BChE activity is not independently associated with the occurrence of postoperative delirium. Preoperative BChE values are related to patients’ morbidity and vulnerability, while postoperative activities reflect the severity, length and complications of surgery.

Peer Review reports


The American Geriatrics Society recognises postoperative delirium (POD) as the most frequent complication after surgery in elderly patients [1]. It is associated with longer hospital length of stay, higher mortality rates and cognitive and functional decline even months after.

discharge [2,3,4].

Reported incidences vary between 4 and 55%, with a dramatic increase in mechanically ventilated patients [5, 6].

Identifying patients at risk for POD could combat underdiagnoses, improve patient surveillance and lead to early treatment, which is critical in improving patients’ outcomes. In past studies, an association between POD and the dynamics of BChE and AChE activity—the two main ACh cleaving enzymes—has been demonstrated in surgical patients [7].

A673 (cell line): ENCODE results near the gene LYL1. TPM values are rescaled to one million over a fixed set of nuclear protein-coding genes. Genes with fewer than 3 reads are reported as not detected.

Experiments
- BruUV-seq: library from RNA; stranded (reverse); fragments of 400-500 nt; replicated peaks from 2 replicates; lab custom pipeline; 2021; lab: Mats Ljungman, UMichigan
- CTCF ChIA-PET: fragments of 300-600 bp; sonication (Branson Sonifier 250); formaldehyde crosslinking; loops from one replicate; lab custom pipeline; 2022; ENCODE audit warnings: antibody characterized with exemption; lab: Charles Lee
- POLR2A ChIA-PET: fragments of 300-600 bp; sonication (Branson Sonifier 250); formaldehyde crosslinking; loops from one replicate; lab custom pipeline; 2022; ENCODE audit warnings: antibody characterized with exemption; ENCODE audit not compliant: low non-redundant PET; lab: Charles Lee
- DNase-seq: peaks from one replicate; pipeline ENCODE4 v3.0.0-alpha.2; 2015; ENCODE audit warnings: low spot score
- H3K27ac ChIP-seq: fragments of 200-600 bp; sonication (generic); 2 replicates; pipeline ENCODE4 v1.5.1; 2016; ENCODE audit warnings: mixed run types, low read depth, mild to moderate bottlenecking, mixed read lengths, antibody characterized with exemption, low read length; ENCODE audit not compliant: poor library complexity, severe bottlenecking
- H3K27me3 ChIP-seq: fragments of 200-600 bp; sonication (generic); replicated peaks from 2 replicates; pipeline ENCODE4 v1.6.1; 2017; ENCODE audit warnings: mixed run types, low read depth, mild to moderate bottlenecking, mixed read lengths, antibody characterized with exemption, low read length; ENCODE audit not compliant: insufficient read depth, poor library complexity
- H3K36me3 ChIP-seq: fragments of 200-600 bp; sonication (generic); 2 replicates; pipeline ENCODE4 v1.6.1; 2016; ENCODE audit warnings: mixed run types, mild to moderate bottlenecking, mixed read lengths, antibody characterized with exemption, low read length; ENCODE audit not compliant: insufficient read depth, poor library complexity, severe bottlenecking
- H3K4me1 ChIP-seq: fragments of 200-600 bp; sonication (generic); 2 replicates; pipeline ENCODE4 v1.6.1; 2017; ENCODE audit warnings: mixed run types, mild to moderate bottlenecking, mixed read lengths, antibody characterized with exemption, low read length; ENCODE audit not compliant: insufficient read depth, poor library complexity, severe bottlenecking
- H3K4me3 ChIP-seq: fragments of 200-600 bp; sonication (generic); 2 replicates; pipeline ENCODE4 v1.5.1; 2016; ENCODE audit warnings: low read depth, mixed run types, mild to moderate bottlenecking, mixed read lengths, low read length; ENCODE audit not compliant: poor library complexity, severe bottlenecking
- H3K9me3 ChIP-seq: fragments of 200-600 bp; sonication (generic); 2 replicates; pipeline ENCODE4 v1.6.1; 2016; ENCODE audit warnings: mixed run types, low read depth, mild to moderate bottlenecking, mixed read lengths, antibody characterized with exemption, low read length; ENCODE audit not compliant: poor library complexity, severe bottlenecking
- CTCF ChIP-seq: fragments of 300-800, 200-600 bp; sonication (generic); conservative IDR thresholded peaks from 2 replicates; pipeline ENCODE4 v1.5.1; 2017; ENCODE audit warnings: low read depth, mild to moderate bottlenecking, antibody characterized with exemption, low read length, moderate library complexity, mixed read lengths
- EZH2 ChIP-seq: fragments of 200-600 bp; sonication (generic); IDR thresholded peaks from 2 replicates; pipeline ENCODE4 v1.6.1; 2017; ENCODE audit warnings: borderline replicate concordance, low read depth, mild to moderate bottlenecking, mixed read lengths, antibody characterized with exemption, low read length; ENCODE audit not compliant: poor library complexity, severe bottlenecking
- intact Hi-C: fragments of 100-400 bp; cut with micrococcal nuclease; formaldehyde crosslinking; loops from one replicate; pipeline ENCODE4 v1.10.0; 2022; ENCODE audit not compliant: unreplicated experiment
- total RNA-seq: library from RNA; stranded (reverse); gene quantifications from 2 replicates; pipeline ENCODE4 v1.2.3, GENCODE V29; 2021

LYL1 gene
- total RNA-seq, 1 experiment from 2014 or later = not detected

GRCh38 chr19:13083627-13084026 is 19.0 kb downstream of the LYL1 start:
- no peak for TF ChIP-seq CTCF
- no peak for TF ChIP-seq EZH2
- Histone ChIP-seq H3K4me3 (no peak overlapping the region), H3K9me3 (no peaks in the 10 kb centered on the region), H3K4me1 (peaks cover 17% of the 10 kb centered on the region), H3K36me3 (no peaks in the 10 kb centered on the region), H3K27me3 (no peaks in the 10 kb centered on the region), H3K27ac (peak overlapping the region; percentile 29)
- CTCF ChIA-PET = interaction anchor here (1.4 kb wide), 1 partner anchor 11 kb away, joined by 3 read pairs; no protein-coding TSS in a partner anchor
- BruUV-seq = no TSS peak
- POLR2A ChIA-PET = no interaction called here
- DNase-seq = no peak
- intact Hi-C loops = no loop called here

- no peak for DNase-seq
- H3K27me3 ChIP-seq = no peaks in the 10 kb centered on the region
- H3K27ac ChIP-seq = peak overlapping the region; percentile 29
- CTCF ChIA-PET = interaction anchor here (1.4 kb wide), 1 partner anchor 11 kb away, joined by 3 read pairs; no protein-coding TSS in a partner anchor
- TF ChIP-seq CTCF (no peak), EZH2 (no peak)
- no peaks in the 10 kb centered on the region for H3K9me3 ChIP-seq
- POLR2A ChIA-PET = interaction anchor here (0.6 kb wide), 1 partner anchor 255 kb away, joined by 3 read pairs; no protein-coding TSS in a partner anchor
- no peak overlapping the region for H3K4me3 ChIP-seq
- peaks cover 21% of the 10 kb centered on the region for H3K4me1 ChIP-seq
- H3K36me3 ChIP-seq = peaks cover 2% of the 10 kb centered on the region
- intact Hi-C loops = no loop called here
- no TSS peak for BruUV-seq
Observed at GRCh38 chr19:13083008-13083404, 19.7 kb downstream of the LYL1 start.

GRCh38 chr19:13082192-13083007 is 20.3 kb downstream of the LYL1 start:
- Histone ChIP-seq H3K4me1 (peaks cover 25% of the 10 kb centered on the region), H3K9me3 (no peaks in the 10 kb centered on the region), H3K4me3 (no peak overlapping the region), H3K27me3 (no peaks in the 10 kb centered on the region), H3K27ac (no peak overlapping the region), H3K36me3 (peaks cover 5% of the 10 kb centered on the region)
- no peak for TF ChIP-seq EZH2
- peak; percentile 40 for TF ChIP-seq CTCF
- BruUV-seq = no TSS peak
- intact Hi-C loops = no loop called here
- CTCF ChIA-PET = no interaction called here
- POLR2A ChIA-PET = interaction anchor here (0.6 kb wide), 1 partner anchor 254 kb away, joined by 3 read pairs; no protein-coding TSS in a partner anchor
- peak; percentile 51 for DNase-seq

A cholinergic deficit, reflected by an imbalance of acetylcholinesterase (AChE) and butyrylcholinesterase (BChE) activity, may lead to a disrupted synaptic transmission and thus impair cognitive function. Particularly in older patients with invasive cardiac procedures but also with transcatheter aortic valve implantation (TAVI), the assessment of BChE activity and its decline has been evaluated as a biomarker for POD with inconsistent results [8].

Different suggestions have been made regarding the timing (pre- vs. postoperative) and method (total value vs. delta) of BChE measurement as a predictor for POD [9, 10].

Clinical trials addressing the use of physostigmine for treatment of the hypothesized cholinergic deficit yielded controversial results, recently with failure in preventing POD [11].

Different explanations for the pathophysiology of POD are discussed. The neurotransmitter hypothesis focuses on the imbalance between acetylcholine, dopamine and serotonin in the central nervous system, postulating an acetylcholine deficiency combined with a dopamine or norepinephrine excess and – depending on the type of delirium – a serotonin excess or deficiency [12, 13].